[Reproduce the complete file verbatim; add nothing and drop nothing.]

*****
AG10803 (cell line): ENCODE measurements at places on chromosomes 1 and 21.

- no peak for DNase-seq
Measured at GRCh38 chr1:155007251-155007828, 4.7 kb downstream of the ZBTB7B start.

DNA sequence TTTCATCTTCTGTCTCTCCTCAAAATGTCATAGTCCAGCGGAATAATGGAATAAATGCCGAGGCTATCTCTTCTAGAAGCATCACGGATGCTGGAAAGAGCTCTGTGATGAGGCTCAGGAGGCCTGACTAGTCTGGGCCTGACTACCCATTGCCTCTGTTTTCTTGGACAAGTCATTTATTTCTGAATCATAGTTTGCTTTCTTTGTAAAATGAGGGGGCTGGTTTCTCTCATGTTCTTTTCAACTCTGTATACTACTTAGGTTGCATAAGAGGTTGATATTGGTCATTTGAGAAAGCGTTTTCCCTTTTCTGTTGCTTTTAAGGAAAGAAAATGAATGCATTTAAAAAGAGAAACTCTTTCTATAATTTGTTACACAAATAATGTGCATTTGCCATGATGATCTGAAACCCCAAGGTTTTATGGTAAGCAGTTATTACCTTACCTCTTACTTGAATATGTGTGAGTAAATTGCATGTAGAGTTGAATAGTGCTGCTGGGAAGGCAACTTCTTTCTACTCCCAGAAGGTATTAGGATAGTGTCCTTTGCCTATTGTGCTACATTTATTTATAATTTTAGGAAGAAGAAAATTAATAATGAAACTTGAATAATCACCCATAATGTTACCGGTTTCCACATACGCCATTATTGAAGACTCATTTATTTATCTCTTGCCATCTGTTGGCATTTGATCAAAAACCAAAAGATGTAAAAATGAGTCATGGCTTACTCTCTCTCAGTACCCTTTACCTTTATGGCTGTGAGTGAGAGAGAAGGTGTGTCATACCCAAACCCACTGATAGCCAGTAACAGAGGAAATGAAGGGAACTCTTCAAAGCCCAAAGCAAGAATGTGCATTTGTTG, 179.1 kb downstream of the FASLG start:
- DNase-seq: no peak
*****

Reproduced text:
AG10803 (cell line): ENCODE measurements at places on chromosomes 1 and 21.

- no peak for DNase-seq
Measured at GRCh38 chr1:155007251-155007828, 4.7 kb downstream of the ZBTB7B start.

DNA sequence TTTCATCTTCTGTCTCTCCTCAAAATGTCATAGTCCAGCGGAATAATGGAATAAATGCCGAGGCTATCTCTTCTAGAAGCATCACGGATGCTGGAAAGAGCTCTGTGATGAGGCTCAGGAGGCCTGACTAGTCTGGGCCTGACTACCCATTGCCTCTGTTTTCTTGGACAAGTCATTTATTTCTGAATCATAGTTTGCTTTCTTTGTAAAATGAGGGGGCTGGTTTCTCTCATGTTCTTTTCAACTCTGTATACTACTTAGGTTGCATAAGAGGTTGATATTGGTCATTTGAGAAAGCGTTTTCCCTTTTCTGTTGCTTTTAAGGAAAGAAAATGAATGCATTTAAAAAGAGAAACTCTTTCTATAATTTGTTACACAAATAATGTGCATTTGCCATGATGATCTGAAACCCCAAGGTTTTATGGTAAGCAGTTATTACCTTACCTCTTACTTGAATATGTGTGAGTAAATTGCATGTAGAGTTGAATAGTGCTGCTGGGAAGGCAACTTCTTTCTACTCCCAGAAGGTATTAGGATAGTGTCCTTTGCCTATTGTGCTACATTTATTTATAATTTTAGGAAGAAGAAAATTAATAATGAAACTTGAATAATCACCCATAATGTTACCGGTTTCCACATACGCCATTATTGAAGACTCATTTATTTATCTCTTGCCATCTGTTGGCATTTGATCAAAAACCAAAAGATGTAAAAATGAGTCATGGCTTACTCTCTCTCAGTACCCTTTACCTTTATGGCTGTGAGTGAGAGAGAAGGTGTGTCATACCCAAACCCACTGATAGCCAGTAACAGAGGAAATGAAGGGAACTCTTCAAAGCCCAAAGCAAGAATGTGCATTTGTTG, 179.1 kb downstream of the FASLG start:
- DNase-seq: no peak